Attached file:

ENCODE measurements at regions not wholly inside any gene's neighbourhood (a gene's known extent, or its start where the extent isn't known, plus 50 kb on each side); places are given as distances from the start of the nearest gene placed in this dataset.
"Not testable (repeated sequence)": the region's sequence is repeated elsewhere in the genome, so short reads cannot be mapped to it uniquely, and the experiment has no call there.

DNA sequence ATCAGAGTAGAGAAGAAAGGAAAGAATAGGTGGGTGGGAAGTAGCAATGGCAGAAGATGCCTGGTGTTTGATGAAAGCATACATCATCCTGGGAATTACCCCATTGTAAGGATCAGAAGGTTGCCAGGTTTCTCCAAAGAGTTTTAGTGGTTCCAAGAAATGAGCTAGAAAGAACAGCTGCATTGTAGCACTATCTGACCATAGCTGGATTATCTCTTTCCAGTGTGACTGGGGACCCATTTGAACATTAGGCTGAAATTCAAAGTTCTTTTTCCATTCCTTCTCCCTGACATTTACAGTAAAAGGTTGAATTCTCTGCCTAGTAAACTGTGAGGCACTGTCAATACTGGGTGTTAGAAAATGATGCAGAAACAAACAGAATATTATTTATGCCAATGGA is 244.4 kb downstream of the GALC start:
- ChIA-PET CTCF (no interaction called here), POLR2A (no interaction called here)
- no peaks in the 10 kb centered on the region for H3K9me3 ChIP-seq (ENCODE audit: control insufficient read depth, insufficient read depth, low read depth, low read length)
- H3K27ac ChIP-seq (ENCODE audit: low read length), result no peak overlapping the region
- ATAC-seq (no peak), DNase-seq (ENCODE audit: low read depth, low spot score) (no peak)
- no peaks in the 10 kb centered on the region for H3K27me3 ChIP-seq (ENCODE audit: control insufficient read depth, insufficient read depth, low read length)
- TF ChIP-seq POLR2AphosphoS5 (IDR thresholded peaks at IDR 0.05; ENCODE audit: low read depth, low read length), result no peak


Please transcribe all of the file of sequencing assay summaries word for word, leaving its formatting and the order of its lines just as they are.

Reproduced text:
ENCODE measurements at regions not wholly inside any gene's neighbourhood (a gene's known extent, or its start where the extent isn't known, plus 50 kb on each side); places are given as distances from the start of the nearest gene placed in this dataset.
"Not testable (repeated sequence)": the region's sequence is repeated elsewhere in the genome, so short reads cannot be mapped to it uniquely, and the experiment has no call there.

DNA sequence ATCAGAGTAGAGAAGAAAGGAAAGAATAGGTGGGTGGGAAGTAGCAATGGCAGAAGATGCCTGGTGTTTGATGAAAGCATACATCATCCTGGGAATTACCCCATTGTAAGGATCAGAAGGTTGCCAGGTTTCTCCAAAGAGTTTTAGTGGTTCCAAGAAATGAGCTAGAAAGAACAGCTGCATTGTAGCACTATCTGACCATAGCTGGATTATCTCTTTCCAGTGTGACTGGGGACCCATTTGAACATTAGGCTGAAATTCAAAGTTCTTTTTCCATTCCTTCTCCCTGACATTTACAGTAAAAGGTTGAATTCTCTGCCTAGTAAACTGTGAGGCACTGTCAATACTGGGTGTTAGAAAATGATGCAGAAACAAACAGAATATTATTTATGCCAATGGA is 244.4 kb downstream of the GALC start:
- ChIA-PET CTCF (no interaction called here), POLR2A (no interaction called here)
- no peaks in the 10 kb centered on the region for H3K9me3 ChIP-seq (ENCODE audit: control insufficient read depth, insufficient read depth, low read depth, low read length)
- H3K27ac ChIP-seq (ENCODE audit: low read length), result no peak overlapping the region
- ATAC-seq (no peak), DNase-seq (ENCODE audit: low read depth, low spot score) (no peak)
- no peaks in the 10 kb centered on the region for H3K27me3 ChIP-seq (ENCODE audit: control insufficient read depth, insufficient read depth, low read length)
- TF ChIP-seq POLR2AphosphoS5 (IDR thresholded peaks at IDR 0.05; ENCODE audit: low read depth, low read length), result no peak